Doherty's 'Blindfold' is better left unseen

May 20, 1994|By David Zurawik | David Zurawik,Sun Television Critic

I never thought I'd miss Brenda and Dylan.

Then I saw Shannen Doherty and Judd Nelson in "Blindfold: Acts of Obsession," a USA cable movie that premieres at 9 tonight.

The film features some of the worst acting, sloppiest editing and most atrocious dialogue of the entire TV season. And that's not the half of it. There's lots of titillation, with Doherty shown at several points blindfolded and tied up -- immobile, vulnerable, sexual. To those with healthier inclinations, "Blindfold" appeals not a whit. In fact, it may not even appeal to half-wits.

Doherty plays Madeleine Dalton, whose husband, after two years of marriage, has become sexually "uninterested" in her. The script is such a muddle that it's not until almost an hour into the film that we learn "uninterested" here means impotent.

Dalton's psychiatrist, played by Nelson, suggests that Doherty and her husband start playing games in the bedroom. And he's not talking about Nintendo.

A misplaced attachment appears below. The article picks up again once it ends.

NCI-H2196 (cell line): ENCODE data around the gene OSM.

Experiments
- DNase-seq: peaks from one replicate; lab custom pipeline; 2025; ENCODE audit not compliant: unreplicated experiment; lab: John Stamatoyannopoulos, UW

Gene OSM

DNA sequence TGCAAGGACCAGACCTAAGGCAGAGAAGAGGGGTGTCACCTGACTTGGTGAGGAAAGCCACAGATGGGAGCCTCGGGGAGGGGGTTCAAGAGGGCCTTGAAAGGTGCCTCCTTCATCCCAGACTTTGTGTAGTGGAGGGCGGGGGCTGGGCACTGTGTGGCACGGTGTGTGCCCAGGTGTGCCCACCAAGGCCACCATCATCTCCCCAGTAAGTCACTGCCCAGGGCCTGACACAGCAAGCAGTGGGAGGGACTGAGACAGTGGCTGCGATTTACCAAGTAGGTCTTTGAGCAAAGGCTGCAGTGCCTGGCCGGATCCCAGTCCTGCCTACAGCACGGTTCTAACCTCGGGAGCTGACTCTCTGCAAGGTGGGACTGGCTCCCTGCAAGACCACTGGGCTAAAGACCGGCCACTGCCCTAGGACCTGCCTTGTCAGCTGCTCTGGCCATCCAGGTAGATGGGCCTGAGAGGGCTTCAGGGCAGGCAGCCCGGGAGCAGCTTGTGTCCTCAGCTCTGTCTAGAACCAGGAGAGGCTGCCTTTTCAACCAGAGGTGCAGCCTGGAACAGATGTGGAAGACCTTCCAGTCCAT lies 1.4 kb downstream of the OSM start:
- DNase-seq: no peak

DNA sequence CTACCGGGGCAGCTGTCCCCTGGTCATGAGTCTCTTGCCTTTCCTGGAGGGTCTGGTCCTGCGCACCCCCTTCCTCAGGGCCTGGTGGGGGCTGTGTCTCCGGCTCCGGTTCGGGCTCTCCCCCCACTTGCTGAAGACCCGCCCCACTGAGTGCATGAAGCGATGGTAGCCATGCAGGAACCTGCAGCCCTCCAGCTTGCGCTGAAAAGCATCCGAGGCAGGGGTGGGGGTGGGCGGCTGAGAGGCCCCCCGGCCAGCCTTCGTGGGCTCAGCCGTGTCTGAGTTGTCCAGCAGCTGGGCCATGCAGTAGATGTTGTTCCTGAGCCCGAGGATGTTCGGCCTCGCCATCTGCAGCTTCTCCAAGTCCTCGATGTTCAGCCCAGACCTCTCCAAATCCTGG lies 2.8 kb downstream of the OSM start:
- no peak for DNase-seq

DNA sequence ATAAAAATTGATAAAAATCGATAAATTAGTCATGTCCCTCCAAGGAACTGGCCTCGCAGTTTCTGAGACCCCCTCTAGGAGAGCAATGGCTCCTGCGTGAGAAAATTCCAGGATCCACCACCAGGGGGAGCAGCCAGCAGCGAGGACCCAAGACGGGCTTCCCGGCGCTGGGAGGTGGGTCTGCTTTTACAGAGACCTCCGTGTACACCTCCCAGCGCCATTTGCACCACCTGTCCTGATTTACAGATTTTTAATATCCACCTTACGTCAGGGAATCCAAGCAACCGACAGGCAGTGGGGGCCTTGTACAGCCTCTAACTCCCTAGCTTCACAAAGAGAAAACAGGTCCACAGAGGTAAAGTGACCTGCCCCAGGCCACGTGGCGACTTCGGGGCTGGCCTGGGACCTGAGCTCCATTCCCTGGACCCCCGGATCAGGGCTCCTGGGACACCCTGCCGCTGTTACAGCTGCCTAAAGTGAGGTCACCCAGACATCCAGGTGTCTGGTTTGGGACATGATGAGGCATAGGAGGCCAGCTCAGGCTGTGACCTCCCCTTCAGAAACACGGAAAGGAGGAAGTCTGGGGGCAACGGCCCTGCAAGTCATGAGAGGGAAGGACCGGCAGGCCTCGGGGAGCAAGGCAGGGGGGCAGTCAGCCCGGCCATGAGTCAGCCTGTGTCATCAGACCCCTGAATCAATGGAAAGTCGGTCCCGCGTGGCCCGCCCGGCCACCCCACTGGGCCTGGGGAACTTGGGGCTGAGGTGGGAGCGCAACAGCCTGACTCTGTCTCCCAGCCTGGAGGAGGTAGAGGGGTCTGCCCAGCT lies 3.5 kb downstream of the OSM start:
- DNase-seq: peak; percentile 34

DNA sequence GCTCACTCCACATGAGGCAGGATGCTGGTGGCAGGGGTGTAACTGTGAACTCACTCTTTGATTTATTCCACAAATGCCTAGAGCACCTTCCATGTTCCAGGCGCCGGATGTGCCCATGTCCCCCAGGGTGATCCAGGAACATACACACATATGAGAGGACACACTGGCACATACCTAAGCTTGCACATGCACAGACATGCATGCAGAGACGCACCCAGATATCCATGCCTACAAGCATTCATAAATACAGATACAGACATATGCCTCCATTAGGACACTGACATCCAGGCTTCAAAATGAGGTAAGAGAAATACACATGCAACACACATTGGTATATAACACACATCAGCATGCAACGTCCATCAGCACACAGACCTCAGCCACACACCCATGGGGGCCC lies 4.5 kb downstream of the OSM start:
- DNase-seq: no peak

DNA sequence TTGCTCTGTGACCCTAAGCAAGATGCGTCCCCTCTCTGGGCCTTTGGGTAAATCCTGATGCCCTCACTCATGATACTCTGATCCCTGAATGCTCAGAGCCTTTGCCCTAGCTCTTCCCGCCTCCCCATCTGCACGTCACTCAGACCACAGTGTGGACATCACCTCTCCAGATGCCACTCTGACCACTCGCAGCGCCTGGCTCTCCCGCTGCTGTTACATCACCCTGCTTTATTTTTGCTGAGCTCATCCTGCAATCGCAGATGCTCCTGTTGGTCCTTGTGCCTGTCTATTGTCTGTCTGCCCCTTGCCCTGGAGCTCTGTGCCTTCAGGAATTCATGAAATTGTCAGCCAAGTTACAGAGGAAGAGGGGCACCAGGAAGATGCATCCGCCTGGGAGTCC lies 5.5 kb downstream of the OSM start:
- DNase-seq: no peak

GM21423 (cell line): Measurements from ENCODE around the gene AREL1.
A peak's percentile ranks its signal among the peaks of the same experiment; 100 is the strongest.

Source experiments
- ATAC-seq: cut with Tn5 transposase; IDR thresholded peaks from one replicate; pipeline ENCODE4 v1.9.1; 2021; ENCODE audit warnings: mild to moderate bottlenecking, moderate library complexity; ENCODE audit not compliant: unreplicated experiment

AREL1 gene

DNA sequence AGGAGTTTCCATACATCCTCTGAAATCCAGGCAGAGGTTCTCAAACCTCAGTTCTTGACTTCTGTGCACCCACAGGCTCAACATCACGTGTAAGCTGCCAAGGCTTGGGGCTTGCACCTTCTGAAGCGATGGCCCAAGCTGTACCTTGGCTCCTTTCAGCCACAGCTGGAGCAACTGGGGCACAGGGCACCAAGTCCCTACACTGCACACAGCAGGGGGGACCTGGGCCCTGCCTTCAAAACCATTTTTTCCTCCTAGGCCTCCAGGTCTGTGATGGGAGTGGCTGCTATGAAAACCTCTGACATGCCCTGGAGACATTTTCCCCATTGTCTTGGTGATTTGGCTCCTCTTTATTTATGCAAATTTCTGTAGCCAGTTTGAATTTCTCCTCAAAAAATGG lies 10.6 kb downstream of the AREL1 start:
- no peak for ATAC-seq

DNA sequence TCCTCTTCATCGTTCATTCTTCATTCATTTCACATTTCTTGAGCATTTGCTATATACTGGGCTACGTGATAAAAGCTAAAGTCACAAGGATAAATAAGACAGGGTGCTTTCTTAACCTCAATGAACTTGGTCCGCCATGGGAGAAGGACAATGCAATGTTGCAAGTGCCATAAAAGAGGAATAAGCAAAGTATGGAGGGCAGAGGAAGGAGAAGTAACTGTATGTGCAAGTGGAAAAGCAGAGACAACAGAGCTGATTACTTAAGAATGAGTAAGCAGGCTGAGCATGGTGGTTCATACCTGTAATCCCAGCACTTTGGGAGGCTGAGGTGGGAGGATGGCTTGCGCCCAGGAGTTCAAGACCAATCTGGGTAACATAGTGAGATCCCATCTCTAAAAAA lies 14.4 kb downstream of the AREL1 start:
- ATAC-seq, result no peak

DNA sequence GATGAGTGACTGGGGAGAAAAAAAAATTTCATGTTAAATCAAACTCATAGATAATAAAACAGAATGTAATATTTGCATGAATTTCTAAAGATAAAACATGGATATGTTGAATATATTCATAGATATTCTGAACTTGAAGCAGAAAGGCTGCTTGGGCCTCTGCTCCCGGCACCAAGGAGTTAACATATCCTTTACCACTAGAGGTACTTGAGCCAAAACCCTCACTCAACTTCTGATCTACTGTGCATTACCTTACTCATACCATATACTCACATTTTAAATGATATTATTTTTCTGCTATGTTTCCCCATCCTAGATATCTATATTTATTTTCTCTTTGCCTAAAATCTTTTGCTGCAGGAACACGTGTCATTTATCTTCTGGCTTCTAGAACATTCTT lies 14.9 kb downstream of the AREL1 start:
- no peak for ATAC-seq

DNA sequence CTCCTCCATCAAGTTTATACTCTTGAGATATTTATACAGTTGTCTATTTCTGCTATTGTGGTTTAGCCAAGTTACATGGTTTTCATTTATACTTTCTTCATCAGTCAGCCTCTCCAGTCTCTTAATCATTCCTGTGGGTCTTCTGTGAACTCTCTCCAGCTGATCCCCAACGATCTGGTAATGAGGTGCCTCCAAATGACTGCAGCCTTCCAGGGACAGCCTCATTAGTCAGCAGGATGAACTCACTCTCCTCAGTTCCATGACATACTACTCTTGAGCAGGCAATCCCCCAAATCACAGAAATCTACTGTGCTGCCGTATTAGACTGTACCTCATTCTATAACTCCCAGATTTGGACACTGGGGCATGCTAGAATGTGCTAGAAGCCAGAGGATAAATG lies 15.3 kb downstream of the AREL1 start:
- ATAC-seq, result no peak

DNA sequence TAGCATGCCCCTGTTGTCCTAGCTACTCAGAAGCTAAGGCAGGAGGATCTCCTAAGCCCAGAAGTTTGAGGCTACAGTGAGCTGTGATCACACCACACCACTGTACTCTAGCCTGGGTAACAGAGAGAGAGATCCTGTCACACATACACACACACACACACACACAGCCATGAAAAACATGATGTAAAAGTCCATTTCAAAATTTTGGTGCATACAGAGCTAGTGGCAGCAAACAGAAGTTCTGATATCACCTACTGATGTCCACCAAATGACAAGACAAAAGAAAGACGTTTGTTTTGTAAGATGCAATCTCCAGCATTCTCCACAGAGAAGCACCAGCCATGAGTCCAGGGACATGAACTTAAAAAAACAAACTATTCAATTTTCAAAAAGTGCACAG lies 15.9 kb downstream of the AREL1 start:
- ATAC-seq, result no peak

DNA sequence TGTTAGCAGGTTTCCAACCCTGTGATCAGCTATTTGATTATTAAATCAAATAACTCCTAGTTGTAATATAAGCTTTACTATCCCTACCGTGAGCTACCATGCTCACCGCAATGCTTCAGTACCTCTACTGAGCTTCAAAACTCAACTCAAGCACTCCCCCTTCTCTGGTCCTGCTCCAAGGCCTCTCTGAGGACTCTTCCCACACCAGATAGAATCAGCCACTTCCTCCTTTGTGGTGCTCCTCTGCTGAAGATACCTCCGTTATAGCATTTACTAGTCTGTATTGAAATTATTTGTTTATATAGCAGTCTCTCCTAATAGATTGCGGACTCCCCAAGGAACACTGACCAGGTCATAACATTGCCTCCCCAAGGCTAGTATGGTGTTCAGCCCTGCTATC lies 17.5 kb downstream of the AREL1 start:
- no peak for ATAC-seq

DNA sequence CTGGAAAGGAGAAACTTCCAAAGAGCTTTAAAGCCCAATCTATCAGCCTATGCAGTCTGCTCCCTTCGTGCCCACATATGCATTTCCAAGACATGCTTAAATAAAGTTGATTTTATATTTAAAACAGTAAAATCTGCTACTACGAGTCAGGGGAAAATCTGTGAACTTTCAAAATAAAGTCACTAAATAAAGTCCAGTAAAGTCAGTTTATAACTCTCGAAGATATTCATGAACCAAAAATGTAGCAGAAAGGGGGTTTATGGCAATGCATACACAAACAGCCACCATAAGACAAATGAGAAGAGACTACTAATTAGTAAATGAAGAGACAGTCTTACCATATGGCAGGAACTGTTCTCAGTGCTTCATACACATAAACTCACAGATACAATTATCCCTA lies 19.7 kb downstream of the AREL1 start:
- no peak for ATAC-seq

VTC There's also supposed to be a parallel tale of terror and suspense, as women in the San Francisco Bay area are getting mutilated and killed.

Madeleine's sister, it just so happens, is a rookie cop who, it just so happens, is given the job of stopping the serial killer. Right.

Kristin Alfonso, as Madeleine's sister, gives the most laughable TV performance of the year, overplaying every line. So theatrical is her delivery, she destroys every scene she's in -- mutilating pace, character, nuance, credibility, whatever.

Right behind in her in the category of bad performances is Nelson, the only actor in this dog who's supposed to have some talent. The psychiatrist he plays is supposed to have the hots for Madeleine. But in their scenes together Nelson is either a statue or so far over the top that he seems like someone who's awkward in front of a camera.

This is a movie in which almost nothing works. There is so much dubbing going on that you actually find yourself looking away during the emotional scenes, because the words you're hearing don't come close to matching the movements of the actors' mouths.

One last point about the kind of titillation the film revels in. The big scene features a blindfolded woman with a knife at her throat. If that turns you on, this film is for you.

If it doesn't, stick with Doherty in her swan song as Brenda on Wednesday in the season finale of "Beverly Hills, 90210."

As for "Blindfold," it should hit the bargain basement section of your video store in about a week. In two weeks, they will probably pay you to carry it out.

Baltimore Sun Articles
|
|
|
Please note the green-lined linked article text has been applied commercially without any involvement from our newsroom editors, reporters or any other editorial staff.